Instead, an interests-based, rather than ideological, alliance of strategically like-minded democracies should be built, each with the economic power and will to counter the authoritarian entities that oppose the Free World. Such an alliance would aim to support others in defending themselves against the authoritarian and extremist entities, and encompass friendly countries that are not democracies and include nations likely to be out of favour with the administration, such as Saudi Arabia and Brazil.

Despite some common characteristics, this will be no re-run of the Cold War with the Soviet Union. The complexities today are far greater. Globalisation, economic inter-dependence, cyber vulnerability, environmental concerns, the priority assigned to climate change and connectivity on so many other levels mean there is a continuing imperative to remain widely engaged with those who must at the same time be contained by this endeavour. In addition, the potency of asymmetric, unconventional and unattributable conflict is significantly greater today, particularly in the cyber realm.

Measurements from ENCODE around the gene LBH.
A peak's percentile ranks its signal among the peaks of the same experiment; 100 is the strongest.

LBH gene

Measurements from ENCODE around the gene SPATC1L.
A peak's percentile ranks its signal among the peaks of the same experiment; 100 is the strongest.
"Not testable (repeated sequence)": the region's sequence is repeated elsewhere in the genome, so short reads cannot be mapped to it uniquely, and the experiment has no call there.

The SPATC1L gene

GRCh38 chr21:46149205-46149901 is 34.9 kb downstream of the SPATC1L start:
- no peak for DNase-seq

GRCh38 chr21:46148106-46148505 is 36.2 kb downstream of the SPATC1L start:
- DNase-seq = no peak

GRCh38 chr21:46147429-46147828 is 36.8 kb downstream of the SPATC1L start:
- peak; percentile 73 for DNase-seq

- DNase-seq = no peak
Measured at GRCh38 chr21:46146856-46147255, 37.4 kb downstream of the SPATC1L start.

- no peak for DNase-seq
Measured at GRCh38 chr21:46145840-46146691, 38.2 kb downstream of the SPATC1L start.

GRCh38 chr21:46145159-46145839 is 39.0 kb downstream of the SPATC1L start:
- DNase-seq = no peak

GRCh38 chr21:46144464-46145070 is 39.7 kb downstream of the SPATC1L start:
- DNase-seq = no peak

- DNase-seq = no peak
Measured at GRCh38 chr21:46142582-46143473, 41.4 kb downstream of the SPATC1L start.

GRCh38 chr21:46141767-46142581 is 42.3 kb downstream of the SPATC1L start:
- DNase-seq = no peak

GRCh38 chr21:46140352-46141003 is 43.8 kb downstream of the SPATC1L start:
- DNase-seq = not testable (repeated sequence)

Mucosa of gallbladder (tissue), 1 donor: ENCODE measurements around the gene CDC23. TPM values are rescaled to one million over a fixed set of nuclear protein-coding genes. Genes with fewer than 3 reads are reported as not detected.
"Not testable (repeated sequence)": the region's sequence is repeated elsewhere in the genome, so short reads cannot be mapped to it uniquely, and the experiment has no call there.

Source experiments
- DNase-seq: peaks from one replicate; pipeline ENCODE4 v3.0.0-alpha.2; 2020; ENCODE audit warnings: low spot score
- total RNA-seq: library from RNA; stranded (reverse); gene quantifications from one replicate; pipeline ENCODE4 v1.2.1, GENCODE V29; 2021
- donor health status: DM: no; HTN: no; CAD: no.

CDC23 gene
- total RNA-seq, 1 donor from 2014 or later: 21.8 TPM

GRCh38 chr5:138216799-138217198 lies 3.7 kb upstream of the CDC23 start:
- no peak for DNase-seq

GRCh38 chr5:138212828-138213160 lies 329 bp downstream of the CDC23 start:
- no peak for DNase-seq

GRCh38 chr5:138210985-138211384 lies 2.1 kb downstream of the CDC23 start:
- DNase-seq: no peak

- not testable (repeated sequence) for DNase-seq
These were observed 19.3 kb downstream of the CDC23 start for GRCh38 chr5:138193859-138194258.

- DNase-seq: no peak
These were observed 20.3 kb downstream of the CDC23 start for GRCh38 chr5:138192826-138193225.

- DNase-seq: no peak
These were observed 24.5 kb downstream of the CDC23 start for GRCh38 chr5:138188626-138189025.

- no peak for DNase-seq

The threats posed by each of the authoritarian and radical entities and levels of dependency upon them affect countries to substantially different degrees. Given this and the realities of varying domestic political perspectives, strategic cultures, economic dependencies and national foreign policy priorities, there should be no realistic expectation of universal congruence across a broad alliance. Indeed, the D10, whatever form it takes, should not be a formalised NATO-like structure with a charter, endless staffs, bureaucracies and the need for consensus to secure action.